Lisa Bronner 22:25
Do you will have given me one.
Lisa Beres 22:29
Okay, I'll give you one.
Ron Beres 22:30
Okay. You get one from Lisa one from us, and then we drop you off in the boat. Okay, excellent. Thank you.
Lisa Bronner 22:35
So it would be the Dr. Bronner's castile soap and the coconut oil. Because soap really can prevent all manner of sicknesses. Okay, if I happen to sustain an injury while I've been scrambling about on this desert island, the soap can clean that out. And then the coconut oil actually, of course, I can eat it. I can moisturize my skin, I can sooth a sunburn. Scrape. Exactly. So I think those two would pretty much keep me in good shape until I was rescued.
Ron Beres 22:35
Little deeper on this, Lisa. So you're on this island and you actually build a house and office in a car. So what are five unexpected ways? You use castile soap around your house, office and car because that's all you have?
Lisa Bronner 23:19
Okay, that's all I have. Well, If you don't mind my tooting my own horn here for a moment are my family's. You mentioned the EWG study in your introduction, and they tested 30 products. 29 of them were found to emit some manner of VOCs including those that were touted as green. The only product that wasn't was the Dr. Bronner's unscented castile soap. Wow. So that is what I would use. I would use the Castile soap. So it's home office and car. Absolutely. So the home make up an all purpose spray, clean any surface with that quarter cup. So fill the rest of the court with water. You know spray or your counters, your bathrooms, your toilet, your walls that you can use it to mop your floors.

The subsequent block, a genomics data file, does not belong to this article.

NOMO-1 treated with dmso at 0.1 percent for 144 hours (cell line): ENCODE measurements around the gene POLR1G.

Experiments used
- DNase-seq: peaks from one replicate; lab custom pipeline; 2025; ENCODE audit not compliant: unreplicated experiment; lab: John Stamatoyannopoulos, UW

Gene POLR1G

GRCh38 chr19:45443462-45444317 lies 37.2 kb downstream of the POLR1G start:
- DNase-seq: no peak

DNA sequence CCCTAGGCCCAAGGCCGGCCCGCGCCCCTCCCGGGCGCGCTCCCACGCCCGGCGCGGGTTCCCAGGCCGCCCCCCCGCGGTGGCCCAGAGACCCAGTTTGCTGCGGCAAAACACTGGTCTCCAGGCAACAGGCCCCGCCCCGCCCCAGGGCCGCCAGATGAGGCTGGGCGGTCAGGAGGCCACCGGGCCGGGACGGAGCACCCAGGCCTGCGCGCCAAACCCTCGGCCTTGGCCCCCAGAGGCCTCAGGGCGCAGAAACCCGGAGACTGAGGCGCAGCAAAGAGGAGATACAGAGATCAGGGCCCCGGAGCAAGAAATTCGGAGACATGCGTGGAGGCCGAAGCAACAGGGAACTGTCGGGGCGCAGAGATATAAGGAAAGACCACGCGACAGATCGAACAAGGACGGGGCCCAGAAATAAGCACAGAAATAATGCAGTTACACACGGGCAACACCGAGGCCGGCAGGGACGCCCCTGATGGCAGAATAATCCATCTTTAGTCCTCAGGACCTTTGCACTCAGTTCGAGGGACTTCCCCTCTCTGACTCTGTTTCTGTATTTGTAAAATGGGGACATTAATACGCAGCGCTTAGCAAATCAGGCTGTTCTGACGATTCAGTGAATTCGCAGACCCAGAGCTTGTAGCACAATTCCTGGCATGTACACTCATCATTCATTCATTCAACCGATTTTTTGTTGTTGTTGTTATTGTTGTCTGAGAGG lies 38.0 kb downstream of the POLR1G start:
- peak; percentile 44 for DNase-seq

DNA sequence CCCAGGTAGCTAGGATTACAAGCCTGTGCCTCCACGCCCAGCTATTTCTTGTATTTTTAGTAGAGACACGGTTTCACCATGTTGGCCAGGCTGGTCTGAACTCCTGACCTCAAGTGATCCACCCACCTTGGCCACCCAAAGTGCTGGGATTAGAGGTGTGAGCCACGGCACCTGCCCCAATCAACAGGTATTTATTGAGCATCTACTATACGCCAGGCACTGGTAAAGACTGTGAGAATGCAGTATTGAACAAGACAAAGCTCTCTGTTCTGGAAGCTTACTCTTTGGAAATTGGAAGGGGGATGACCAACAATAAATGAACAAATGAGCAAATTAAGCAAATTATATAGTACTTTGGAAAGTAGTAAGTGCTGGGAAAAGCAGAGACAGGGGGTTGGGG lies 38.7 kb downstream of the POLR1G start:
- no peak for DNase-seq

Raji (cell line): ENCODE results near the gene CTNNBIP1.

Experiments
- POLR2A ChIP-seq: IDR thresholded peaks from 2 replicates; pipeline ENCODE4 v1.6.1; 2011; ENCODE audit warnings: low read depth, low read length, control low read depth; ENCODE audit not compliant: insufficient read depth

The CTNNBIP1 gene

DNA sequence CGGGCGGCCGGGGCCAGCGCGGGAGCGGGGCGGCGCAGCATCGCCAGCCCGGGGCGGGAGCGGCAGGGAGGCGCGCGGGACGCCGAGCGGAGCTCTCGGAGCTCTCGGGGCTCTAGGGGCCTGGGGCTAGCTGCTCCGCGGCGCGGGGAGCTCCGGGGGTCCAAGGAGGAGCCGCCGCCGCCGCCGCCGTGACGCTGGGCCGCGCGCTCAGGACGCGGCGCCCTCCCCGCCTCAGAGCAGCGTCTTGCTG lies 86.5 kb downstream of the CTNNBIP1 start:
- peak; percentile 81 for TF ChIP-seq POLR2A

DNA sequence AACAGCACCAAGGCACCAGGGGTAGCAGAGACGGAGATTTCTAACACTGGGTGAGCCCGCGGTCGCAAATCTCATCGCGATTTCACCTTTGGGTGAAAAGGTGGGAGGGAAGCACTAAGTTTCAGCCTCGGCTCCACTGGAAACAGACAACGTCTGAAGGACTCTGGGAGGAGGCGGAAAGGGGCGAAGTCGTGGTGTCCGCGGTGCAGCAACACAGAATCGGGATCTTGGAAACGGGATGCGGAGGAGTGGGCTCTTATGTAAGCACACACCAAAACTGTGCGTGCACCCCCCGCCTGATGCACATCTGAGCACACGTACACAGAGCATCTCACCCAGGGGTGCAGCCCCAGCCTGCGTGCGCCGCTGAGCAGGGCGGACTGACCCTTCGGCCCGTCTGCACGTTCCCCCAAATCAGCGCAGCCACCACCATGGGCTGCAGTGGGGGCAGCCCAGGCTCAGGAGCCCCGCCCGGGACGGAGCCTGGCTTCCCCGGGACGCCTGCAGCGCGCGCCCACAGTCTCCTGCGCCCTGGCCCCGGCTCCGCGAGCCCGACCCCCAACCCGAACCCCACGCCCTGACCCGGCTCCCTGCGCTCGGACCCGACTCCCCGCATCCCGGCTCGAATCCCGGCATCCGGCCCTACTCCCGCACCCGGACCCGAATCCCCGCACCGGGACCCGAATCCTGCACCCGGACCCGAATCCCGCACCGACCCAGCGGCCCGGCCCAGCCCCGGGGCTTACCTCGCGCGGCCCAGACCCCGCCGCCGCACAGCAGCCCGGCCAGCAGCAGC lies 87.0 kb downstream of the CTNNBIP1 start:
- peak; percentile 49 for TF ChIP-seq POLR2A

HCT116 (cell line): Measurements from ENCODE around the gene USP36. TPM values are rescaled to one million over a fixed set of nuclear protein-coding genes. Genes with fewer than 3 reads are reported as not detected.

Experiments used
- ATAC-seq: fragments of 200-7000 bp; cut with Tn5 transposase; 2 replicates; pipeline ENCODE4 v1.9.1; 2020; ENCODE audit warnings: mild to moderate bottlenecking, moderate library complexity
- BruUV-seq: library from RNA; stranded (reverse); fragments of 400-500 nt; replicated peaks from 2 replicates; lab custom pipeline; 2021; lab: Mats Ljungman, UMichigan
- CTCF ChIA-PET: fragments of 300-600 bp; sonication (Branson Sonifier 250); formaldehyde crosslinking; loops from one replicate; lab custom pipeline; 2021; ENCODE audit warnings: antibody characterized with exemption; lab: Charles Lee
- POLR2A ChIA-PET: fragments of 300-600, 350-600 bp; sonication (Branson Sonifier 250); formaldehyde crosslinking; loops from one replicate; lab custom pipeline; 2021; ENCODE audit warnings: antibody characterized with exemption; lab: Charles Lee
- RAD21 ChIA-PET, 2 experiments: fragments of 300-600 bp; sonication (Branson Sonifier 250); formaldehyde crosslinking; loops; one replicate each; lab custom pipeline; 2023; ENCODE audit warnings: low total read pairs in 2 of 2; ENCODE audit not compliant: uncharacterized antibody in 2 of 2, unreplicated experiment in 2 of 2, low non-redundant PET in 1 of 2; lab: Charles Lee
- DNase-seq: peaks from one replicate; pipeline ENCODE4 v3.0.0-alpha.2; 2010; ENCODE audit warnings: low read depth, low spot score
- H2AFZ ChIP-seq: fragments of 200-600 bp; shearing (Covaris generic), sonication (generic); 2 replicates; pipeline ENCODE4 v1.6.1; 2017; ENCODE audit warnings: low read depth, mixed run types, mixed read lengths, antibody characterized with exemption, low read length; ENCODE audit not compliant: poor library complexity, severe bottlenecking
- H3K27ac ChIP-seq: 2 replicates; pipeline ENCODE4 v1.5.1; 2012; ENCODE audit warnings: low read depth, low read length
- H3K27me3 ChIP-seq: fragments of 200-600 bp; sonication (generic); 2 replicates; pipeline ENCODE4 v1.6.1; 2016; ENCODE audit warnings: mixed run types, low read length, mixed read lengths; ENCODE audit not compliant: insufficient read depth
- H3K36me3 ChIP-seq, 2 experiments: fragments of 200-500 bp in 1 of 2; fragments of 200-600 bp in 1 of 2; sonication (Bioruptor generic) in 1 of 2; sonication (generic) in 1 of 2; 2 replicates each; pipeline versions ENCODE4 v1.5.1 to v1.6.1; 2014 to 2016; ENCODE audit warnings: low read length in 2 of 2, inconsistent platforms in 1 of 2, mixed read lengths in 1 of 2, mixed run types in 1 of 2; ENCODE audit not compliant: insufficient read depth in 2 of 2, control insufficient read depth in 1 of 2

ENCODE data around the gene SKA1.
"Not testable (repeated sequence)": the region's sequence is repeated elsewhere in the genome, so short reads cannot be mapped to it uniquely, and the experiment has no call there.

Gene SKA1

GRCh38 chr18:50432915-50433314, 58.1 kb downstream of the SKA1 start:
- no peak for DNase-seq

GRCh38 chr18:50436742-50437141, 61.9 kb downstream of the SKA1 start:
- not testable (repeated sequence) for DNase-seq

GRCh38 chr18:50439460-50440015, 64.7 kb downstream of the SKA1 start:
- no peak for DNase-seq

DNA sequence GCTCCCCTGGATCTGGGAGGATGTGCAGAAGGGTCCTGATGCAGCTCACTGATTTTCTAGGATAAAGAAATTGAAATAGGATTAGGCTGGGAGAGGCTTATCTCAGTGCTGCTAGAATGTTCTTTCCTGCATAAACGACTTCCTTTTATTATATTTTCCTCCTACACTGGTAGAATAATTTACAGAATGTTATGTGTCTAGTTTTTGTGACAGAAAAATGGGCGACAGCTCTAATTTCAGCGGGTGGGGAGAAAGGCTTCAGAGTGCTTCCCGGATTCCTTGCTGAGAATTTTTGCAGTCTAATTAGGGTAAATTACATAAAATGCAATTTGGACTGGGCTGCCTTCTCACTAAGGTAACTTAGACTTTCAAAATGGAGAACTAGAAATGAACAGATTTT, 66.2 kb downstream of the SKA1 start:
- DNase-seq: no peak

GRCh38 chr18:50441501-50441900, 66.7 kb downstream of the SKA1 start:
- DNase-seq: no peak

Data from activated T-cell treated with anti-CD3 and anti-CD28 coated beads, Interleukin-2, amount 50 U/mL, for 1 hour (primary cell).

Lisa Beres 24:03
Laundry? You can do laundry too?
Lisa Bronner 24:05
Absolutely. I would throw some vinegar in the rinse cycle there because here. I do have hard water and vinegar is a great natural fabric softener.
Ron Beres 24:13
Well Lisa, you didn't pick vinegar. You had two products. So we have to go back. I know I created this funny game anyway, you have three products now. That's perfect.
Lisa Bronner 24:24
Yeah, okay. Superduper. Yeah. And then we don't think of our offices that's getting dirty because we don't do body care for the most part and then we don't cook. But the biggest transfer of germs in our in our houses and in our offices is our hands. Our offices actually do get quite dirty when it comes to our keyboards and our phones and anything that we touch. And so once again, use that all purpose spray, don't spray a keyboard directly because watering computers don't mix but spray on a cloth and wipe the surfaces down when it's off. Keep those clean soap and water is still better than any sort of spray sanitizer. You were mentioning.
Lisa Beres 24:30